This year's EuroPython in Berlin – the largest european conference concerning the Python programming language – is over. It has been a great conference, with a lot of interesting talks and some great social events.
For those of you that didn't attend but are interested in Python and programming, we created short summaries of some of the many talks. In contrast to last year's EuroPython blogpost, this one is going to be fairly technical. So if you only understand gibberish but would like to know more, I can highly recommend the free CodeAcademy Python course.
Constanze is the spokesperson of the German Chaos Computer Club and was involved with various legal fights in German courts regarding basic rights and online freedom. In her talk, she summarized the surveillance situation in the world right now and how we are affected.
Bob highlighted some weaknesses of Python in comparison with Haskell and other newer programming languages. He highlighted that due to the dynamic nature and missing analysis tools it is very hard to find some types of errors before runtime. He then showed different approaches to solve this problem, like using mypy and adding type annotations to functions and variables. He also criticized mutability, missing algebraic data types, performance and the GIL.
Petr mostly talked about how attribute access works, what descriptors are and how they are being used. Basically, descriptors are everywhere. A descriptor is a simple class that has a __get__ method and may have a __set__ and a __delete__ method. You probably know the @property decorator, well guess what – that decorator just generates a descriptor in the background. The advantage of a descriptor class over a property is that it can have its own encapsulated state and behavior. Methods are also descriptors, with the job to bind self to the current instance. To see how attributes are actually accessed, see this magic formula.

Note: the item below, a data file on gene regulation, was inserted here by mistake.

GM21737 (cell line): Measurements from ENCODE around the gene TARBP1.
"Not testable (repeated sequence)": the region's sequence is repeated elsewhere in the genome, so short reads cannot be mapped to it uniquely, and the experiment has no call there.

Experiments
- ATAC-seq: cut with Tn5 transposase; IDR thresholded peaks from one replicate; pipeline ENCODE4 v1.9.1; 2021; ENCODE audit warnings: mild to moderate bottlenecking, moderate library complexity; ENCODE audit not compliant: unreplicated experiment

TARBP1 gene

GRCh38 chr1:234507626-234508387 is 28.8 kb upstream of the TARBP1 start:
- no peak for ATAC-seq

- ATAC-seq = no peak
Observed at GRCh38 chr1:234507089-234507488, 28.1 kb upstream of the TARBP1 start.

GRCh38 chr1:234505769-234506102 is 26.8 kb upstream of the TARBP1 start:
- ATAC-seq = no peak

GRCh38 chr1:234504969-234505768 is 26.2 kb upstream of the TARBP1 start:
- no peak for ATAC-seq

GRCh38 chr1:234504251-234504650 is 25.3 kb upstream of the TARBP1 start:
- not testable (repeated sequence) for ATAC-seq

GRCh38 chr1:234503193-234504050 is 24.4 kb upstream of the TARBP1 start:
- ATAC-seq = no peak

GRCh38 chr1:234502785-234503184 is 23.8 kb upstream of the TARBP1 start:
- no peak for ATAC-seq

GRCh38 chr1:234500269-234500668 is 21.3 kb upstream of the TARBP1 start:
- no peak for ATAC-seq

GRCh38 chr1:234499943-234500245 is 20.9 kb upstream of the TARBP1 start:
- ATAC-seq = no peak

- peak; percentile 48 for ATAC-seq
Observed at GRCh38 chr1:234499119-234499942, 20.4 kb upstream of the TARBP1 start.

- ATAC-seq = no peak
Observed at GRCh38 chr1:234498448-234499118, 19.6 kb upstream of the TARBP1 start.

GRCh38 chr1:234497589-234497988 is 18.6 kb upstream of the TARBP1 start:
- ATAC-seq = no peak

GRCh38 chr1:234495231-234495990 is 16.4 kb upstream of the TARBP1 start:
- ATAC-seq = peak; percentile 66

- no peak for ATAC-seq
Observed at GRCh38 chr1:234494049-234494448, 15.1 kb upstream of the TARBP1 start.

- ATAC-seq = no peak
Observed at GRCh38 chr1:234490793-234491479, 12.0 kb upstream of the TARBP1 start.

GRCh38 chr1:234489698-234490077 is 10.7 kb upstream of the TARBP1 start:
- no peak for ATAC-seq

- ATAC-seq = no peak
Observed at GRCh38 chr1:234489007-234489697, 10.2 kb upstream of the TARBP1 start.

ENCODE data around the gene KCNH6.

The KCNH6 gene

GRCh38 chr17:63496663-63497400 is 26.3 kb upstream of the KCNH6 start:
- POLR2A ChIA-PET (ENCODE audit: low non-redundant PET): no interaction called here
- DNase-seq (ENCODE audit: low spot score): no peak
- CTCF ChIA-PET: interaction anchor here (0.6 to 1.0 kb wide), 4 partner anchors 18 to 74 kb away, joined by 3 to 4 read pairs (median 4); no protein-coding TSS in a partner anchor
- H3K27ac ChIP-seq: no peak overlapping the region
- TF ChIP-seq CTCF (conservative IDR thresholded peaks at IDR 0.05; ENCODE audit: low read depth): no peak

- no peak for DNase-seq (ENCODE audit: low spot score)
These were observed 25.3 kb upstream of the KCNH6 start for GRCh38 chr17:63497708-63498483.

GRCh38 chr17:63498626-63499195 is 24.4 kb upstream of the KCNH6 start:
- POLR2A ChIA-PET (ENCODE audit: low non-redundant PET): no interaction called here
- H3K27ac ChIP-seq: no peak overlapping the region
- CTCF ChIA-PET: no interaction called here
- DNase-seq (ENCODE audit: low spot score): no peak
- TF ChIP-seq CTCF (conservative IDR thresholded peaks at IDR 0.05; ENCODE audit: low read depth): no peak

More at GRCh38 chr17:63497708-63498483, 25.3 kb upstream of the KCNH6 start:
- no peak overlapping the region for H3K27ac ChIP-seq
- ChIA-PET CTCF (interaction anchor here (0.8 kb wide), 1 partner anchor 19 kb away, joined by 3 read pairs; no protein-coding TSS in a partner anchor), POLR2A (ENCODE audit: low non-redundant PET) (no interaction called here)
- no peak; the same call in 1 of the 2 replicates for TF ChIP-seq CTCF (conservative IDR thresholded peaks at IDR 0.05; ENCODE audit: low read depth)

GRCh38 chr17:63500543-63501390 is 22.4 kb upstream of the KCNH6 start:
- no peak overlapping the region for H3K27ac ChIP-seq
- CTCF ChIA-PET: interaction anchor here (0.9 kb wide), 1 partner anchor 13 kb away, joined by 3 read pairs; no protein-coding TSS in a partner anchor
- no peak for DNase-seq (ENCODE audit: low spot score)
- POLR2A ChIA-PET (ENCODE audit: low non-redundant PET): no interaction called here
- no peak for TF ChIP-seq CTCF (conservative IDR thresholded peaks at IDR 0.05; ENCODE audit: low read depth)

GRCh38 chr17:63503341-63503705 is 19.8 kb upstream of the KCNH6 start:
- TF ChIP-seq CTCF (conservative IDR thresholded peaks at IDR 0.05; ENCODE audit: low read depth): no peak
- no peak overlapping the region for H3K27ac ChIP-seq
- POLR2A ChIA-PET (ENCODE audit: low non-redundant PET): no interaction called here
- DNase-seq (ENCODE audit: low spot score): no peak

If you want to call other programming languages from Python (e.g. for reasons of speed or integration), there are three possibilities. Native C extensions look very complicated, they allow you to write Python functions directly in C. There's also the ctypes module. With ctypes, you don't code your Python function in C directly, but you can call C functions from your Python code. It's still a bit complicated though. The third possibility is CFFI, a fairly recent library. It also allows to call functions from shared libraries. It's easier to use and it works on PyPy. You can even write inline C code in your Python module and it will automatically be compiled and initialized. Conclusion: CFFI is easier to use and more portable than the other two solutions. You should give it a try!
High concurrency hardware is getting cheaper (see Parallella board). But threads and locking are tough. CSP (Communicating Sequential Processes) is easier. In CSP, the processes are made up of sequential tasks that can all run at the same time because they don't share any data. Data is passed via channels. Synchronization is done via events. Message passing is already in Unix (processes communicating via pipes). It is also a core part of Golang and Rust. Scala also supports it. If processes are implemented as coroutines, they can be very fast and cheap, but they cannot take advantage of multicore processors. They can also be OS threads or processes, which is slower but allows to take advantage of multiple cores or CPUs.
Sarah wrote a library called python-csp that also allows this kind of programming in Python. And one of her students implemented a simple language called naulang based on the RPython toolchain that allows this kind of concurrency.
My favorite quote from the talk: "Scala as a JVM language is taking up the whole screen for the code example."
Tom (main author of the Django REST Framework) talked about his new tool to generate documentation from Markdown syntax. It looks like a very easy and straightforward way to create simple HTML docs for your project if you don't need all those fancy features that Sphinx offers.
First Armin Rigo came on stage and said "Hi I'm Armin, and I'm happy to ... let Romain talk.". Then Romain Guillebert took over and said "Hi, this is the biggest crowd I've ever spoken before, so ... sorry." After this entertaining introduction (come on, their job is to write code, not to talk!) they presented the current state of the PyPy project and answered questions. No, PyPy is not dead!